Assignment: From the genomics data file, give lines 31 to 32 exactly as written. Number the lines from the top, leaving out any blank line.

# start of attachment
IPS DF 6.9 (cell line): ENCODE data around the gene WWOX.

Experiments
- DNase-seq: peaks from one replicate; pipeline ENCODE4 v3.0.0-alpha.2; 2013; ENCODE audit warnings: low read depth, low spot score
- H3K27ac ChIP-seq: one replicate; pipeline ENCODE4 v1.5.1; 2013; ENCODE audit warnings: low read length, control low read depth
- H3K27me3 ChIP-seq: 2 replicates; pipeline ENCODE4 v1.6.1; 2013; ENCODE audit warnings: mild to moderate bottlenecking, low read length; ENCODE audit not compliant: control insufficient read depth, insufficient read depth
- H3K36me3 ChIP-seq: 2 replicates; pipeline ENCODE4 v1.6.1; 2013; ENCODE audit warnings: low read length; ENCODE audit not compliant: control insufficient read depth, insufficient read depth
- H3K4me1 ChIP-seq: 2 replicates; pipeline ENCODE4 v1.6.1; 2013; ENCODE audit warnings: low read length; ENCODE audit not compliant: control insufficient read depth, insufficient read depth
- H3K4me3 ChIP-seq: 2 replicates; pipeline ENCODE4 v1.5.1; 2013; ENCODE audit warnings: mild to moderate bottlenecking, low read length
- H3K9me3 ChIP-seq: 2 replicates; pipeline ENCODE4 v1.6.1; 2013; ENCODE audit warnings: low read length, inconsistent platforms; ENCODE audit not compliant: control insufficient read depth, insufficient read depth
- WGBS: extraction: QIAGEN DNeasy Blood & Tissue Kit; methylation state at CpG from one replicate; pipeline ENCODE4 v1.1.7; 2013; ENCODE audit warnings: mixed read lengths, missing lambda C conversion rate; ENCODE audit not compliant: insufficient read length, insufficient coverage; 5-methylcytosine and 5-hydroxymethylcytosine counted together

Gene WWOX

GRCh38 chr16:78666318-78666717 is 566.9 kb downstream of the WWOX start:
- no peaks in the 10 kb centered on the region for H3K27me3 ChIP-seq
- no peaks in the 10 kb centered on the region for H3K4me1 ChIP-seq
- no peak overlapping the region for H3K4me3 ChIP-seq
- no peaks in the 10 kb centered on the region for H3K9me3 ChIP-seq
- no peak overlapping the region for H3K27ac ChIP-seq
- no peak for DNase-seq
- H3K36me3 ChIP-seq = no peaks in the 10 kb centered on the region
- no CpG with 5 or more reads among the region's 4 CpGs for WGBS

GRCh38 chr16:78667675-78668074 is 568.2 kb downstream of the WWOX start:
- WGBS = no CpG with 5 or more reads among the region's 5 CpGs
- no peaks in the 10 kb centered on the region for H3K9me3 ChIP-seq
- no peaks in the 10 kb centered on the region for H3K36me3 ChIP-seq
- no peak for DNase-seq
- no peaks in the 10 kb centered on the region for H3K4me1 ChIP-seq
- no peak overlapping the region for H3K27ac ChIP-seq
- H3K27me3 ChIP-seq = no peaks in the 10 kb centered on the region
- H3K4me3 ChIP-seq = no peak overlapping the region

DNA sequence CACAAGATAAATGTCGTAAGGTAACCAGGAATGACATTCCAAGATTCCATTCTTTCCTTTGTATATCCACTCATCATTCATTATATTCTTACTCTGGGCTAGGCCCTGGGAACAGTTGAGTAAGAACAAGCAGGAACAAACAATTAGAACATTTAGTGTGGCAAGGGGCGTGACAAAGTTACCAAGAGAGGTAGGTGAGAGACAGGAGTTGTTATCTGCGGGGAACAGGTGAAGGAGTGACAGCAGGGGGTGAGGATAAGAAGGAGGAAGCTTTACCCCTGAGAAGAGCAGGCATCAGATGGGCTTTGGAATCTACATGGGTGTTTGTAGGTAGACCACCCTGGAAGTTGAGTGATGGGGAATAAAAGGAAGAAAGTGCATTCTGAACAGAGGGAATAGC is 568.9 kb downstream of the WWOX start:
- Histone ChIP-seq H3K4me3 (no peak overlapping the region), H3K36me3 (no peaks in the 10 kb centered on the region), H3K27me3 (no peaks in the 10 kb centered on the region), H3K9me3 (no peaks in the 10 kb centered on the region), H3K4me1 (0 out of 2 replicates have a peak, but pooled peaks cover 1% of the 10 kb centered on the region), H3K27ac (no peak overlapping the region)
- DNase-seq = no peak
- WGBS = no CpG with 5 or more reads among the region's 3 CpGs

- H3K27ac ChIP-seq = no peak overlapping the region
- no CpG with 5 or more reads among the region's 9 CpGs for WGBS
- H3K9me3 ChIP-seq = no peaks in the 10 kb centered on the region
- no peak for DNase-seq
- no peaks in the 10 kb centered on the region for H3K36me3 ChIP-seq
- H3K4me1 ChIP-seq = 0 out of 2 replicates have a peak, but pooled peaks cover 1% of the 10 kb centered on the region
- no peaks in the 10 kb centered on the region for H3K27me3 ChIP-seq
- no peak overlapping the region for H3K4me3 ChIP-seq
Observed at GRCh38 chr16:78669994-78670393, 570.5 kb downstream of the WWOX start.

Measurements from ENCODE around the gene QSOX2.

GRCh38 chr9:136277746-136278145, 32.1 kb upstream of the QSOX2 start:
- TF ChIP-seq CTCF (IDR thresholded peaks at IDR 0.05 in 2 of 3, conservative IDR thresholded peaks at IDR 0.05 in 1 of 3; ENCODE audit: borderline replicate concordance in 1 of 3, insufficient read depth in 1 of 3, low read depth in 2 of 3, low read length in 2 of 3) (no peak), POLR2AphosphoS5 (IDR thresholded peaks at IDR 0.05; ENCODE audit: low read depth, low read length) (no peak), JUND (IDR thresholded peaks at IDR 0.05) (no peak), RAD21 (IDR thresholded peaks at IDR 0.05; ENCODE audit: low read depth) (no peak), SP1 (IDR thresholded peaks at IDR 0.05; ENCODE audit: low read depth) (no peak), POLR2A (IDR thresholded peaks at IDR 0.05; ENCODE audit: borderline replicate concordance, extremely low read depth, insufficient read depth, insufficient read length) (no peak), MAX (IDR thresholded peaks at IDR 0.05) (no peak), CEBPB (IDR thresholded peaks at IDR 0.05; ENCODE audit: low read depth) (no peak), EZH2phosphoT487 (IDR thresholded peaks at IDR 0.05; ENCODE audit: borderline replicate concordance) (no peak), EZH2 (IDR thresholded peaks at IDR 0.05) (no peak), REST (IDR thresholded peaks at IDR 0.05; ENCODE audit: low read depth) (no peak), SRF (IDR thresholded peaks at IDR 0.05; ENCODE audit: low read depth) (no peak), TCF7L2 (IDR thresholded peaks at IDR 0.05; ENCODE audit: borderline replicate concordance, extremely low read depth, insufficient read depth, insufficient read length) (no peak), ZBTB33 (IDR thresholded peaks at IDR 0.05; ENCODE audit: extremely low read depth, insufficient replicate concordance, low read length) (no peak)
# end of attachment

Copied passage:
- Histone ChIP-seq H3K4me3 (no peak overlapping the region), H3K36me3 (no peaks in the 10 kb centered on the region), H3K27me3 (no peaks in the 10 kb centered on the region), H3K9me3 (no peaks in the 10 kb centered on the region), H3K4me1 (0 out of 2 replicates have a peak, but pooled peaks cover 1% of the 10 kb centered on the region), H3K27ac (no peak overlapping the region)
- DNase-seq = no peak